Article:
Unlike what many sculptures become by accident, Habitat Filter is intended to become a bird roost. The green, blue and orange shards fit into Melbourne’s contemporary architecture on the skyline. Eight shards stand in the middle of a freeway off ramp. In some areas there would be no need for the extravagance of such a construction but the highly visible location near ACCA and the Malthouse Theatre requires more than just a generic design solution.
Habitat Filter comes with many environmentally friendly design solutions: a vertical garden creating an urban forest island and providing natural filtration of water and air by native species vegetation. It makes use of recycled materials and provides renewable energy, through photovoltaic cells, to offset the energy for its lighting. I hope that the vegetation has grown more over the year since I took these photographs shortly after it opened in 2016. It is part of CityLink’s sculpture collection; see my earlier post for more on freeway art.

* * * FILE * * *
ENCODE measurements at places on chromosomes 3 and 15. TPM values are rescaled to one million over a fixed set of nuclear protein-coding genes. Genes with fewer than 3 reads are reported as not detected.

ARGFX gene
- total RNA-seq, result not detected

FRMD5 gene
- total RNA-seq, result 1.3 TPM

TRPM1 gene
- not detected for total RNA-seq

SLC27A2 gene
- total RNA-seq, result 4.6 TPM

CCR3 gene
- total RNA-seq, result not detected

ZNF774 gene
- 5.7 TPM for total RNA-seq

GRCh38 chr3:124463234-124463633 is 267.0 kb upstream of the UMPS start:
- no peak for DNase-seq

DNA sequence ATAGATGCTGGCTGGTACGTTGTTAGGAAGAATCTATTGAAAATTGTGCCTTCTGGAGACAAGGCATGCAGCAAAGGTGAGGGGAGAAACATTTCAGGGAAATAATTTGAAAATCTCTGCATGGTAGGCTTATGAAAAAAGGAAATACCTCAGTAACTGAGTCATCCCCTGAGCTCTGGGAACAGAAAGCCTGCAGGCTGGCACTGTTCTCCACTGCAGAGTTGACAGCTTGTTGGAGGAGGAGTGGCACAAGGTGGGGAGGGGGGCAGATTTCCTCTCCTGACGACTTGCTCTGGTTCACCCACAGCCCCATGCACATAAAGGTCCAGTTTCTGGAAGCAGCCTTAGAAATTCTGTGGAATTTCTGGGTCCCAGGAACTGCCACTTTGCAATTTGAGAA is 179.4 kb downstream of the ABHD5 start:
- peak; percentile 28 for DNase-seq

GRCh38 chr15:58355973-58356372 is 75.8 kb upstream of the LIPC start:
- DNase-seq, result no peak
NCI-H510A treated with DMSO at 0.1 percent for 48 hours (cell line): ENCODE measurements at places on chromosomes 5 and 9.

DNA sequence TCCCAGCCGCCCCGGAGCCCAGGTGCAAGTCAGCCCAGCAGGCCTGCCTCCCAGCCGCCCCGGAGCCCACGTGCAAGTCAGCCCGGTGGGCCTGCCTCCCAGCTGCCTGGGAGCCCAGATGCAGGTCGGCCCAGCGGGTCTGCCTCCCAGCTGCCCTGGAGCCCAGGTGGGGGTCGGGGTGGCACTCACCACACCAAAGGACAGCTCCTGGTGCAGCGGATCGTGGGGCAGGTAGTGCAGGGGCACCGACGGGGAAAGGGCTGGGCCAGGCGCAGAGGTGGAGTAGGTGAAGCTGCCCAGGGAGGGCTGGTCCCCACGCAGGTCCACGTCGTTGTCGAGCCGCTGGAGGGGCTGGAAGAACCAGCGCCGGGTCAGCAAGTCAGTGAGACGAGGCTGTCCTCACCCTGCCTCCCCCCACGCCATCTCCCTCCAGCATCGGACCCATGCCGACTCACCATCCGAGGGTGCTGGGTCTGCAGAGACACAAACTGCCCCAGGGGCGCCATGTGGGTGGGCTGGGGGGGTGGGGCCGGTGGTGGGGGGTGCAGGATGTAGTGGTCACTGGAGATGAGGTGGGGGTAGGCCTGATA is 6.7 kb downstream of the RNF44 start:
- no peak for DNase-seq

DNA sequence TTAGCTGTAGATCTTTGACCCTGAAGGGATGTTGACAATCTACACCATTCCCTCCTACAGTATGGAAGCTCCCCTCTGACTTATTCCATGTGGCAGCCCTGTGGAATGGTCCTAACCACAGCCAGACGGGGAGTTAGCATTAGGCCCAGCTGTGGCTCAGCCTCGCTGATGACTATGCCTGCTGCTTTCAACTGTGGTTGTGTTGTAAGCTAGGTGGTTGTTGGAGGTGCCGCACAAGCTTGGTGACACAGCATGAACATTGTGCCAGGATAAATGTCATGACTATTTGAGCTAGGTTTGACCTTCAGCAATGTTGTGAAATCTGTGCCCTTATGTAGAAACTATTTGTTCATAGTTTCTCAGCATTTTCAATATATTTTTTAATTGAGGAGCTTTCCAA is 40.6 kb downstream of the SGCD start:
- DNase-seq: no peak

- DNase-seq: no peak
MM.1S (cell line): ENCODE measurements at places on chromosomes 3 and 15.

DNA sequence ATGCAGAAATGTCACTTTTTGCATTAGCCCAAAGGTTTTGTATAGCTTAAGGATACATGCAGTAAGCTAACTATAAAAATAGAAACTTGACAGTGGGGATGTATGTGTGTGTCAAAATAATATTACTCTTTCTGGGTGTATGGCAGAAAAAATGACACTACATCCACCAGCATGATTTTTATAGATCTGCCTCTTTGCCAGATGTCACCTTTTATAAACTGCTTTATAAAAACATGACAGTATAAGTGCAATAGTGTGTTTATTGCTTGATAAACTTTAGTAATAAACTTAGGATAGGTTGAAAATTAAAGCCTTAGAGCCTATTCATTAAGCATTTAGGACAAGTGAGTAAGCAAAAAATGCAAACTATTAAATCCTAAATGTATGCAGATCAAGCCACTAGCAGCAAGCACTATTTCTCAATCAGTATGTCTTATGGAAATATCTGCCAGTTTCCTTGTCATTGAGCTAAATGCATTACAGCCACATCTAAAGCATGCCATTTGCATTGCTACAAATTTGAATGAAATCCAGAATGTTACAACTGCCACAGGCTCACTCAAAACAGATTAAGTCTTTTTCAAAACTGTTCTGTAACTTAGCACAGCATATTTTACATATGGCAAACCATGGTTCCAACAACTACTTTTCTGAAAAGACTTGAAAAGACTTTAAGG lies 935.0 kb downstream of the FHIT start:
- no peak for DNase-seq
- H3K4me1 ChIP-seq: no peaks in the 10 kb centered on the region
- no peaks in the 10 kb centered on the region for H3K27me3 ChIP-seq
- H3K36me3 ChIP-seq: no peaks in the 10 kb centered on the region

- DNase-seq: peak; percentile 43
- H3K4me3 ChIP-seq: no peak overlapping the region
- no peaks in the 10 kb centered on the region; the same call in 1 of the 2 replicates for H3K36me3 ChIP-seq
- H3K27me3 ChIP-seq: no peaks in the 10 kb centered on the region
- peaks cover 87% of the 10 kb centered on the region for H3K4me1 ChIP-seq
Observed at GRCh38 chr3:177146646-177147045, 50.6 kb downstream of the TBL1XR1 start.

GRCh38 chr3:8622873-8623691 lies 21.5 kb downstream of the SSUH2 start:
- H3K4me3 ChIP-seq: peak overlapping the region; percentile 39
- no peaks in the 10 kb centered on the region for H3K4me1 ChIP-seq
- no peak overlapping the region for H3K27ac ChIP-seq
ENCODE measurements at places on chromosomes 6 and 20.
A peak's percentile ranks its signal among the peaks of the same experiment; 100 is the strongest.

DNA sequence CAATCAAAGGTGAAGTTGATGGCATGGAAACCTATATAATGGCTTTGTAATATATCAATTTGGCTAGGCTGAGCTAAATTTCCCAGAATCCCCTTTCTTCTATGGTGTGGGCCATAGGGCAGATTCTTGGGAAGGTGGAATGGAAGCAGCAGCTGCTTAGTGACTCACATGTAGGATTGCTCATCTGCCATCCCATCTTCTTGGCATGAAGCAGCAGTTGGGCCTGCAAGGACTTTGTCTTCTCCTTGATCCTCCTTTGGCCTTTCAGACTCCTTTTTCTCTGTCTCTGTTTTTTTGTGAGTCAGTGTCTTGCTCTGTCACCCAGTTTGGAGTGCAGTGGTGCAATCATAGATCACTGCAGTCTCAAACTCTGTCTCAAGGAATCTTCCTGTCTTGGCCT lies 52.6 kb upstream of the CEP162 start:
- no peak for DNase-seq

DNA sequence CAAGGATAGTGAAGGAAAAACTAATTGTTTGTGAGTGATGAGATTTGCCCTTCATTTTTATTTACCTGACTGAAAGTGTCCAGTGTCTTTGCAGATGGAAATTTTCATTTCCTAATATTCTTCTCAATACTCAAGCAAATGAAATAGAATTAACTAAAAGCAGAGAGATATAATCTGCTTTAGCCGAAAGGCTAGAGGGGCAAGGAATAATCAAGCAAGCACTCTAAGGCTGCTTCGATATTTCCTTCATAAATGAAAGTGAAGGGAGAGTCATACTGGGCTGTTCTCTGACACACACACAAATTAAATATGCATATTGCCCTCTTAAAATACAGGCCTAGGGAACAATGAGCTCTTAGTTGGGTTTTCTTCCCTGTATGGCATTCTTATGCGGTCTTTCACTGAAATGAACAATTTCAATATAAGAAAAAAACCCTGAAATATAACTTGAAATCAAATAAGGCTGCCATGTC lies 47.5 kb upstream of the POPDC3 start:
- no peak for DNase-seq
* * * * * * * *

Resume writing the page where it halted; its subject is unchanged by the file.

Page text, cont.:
It is an attempt to restore a small circle of degraded inner city land designed by Drysdale, Myers and Dow. I use the word ‘designed’ because that is what is used on the sculpture’s information panel and to emphasise the background of the designers. Matt Drysdale is an ‘urban designer’ and both Matt Myers and Tim Dow studied architecture. The large letters spelling out its name is just prosaic; it eliminates the mystery of art, reducing it to a branded design solution. For more on the subject of sculpture vs architecture.
I can understand why the chainlink fence is essential and yet it is not part of the design plan but rather added as an undesigned after thought. However, neither the sign nor the chainlink fence is not going to put the birds off roosting. Perhaps my pedestrian perspective on it is wrong; perhaps I should be travelling in a car to see it at speed rather than stationary. Or maybe, as Habitat Filter is a human free zone, I should ask the birds. I tried but various species of parrots argued amongst themselves, the crows commented dryly and the magpies just attacked me.